first place.	 Perl has a long and not so glorious history of
	   exporting functions that it should not have.

	   If the function is used only	inside one source code file, make it
	   static.  See	the discussion about in perlguts.

	   If the function is used across several files, but intended only for
	   Perl's internal use (and this should	be the common case), do	not
	   export it to	the public API.	 See the discussion about in

   Portability problems
       The following are common	causes of compilation and/or execution
       failures, not common to Perl as such.  The C FAQ	is good	bedtime
       reading.	 Please	test your changes with as many C compilers and
       platforms as possible; we will, anyway, and it's	nice to	save oneself
       from public embarrassment.

       If using	gcc, you can add the "-std=c89"	option which will hopefully
       catch most of these unportabilities.  (However it might also catch
       incompatibilities in your system's header files.)

       Use the Configure "-Dgccansipedantic" flag to enable the	gcc "-ansi
       -pedantic" flags	which enforce stricter ANSI rules.

       If using	the "gcc -Wall"	note that not all the possible warnings	(like
       "-Wuninitialized") are given unless you also compile with "-O".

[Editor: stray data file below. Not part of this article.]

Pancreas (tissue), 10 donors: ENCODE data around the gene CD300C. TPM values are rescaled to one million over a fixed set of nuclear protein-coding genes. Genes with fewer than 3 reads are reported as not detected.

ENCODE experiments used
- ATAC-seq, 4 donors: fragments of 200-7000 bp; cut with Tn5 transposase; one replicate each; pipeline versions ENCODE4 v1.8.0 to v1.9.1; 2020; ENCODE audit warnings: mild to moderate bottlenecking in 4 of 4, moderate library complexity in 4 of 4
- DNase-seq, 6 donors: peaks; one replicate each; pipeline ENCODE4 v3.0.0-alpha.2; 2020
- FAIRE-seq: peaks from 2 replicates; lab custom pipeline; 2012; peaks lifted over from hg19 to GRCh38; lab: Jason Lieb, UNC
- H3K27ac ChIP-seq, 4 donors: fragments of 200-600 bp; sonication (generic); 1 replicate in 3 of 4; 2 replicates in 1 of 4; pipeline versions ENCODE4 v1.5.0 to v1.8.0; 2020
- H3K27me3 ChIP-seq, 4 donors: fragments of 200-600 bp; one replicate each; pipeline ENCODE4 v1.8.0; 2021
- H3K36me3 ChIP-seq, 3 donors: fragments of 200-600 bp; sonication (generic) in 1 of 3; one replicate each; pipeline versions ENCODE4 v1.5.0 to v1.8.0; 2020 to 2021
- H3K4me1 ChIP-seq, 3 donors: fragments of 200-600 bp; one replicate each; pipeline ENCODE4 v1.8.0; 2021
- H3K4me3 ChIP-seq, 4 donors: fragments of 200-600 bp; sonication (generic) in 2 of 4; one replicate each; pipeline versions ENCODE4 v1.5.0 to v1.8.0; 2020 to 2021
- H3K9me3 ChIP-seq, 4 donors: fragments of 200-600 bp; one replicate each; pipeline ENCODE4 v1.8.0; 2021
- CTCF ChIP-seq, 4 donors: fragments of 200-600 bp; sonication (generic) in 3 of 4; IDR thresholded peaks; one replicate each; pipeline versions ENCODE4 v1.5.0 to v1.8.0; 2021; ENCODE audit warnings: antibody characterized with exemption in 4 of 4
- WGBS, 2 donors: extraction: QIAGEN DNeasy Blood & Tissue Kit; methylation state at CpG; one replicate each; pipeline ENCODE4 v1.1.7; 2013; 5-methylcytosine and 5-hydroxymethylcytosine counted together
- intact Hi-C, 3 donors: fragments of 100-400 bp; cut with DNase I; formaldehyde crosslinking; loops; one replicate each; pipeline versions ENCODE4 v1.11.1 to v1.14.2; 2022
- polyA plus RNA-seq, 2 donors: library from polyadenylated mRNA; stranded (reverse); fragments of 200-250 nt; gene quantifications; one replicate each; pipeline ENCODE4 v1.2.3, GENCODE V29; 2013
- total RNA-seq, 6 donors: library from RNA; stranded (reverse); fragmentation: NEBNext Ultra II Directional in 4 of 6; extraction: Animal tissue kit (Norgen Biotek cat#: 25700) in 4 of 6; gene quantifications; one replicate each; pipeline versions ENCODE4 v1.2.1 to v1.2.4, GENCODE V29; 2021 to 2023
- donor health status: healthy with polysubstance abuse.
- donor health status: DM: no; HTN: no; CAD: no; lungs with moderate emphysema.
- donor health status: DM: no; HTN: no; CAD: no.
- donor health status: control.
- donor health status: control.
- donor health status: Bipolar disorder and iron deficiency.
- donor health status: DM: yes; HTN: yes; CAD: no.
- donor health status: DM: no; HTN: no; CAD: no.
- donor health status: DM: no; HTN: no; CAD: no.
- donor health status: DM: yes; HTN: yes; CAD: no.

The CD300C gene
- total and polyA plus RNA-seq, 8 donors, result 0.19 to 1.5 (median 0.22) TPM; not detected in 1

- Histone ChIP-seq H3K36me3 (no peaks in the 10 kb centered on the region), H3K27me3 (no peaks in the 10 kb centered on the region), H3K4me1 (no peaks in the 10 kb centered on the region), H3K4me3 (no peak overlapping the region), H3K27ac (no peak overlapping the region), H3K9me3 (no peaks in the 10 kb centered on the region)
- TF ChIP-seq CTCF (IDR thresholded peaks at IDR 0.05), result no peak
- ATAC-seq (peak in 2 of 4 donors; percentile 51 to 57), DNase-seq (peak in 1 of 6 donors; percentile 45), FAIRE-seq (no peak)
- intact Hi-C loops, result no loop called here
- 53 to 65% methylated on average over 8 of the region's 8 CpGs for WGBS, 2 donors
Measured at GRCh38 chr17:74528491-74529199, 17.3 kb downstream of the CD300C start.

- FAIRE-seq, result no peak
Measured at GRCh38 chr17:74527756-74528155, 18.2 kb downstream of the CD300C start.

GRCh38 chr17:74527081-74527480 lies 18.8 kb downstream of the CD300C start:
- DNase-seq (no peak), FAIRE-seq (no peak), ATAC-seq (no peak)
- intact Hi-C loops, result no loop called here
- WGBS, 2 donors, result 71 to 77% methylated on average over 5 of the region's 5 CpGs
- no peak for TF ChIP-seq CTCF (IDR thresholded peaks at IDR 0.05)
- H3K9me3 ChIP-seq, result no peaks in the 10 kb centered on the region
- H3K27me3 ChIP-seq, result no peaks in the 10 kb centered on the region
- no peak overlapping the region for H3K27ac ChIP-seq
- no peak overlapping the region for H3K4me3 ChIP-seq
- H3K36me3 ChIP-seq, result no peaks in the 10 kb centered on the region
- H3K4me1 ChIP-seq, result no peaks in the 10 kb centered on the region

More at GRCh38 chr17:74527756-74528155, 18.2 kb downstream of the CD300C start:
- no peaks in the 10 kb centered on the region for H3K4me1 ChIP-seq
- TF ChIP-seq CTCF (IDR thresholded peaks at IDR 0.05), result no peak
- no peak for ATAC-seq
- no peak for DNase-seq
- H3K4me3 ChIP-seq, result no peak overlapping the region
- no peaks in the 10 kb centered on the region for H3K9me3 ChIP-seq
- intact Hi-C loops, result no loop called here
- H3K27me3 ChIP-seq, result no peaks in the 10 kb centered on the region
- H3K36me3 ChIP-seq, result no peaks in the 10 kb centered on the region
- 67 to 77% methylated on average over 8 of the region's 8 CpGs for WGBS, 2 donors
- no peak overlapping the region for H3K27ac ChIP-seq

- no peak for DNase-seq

Note that if using gcc, starting	from Perl 5.9.5	the Perl core source
       code files (the ones at the top level of	the source code	distribution,
       but not e.g. the	extensions under ext/) are automatically compiled with
       as many as possible of the "-std=c89", "-ansi", "-pedantic", and	a
       selection of "-W" flags (see cflags.SH).

       Also study perlport carefully to	avoid any bad assumptions about	the
       operating system, filesystems, character	set, and so forth.

       You may once in a while try a "make microperl" to see whether we	can
       still compile Perl with just the	bare minimum of	interfaces.  (See

       Do not assume an	operating system indicates a certain compiler.

       o   Casting pointers to integers	or casting integers to pointers

	       void castaway(U8* p)
		 IV i =	p;


	       void castaway(U8* p)
		 IV i =	(IV)p;

	   Both	are bad, and broken, and unportable.  Use the PTR2IV() macro
	   that	does it	right.	(Likewise, there are PTR2UV(), PTR2NV(),
	   INT2PTR(), and NUM2PTR().)

       o   Casting between function pointers and data pointers

	   Technically speaking	casting	between	function pointers and data
	   pointers is unportable and undefined, but practically speaking it
	   seems to work, but you should use the FPTR2DPTR() and DPTR2FPTR()
	   macros.  Sometimes you can also play	games with unions.

       o   Assuming sizeof(int)	== sizeof(long)

	   There are platforms where longs are 64 bits,	and platforms where
	   ints	are 64 bits, and while we are out to shock you,	even platforms
	   where shorts	are 64 bits.  This is all legal	according to the C
	   standard.  (In other	words, "long long" is not a portable way to
	   specify 64 bits, and	"long long" is not even	guaranteed to be any
	   wider than "long".)

	   Instead, use	the definitions	IV, UV,	IVSIZE,	I32SIZE, and so	forth.
	   Avoid things	like I32 because they are not guaranteed to be exactly
	   32 bits, they are at	least 32 bits, nor are they guaranteed to be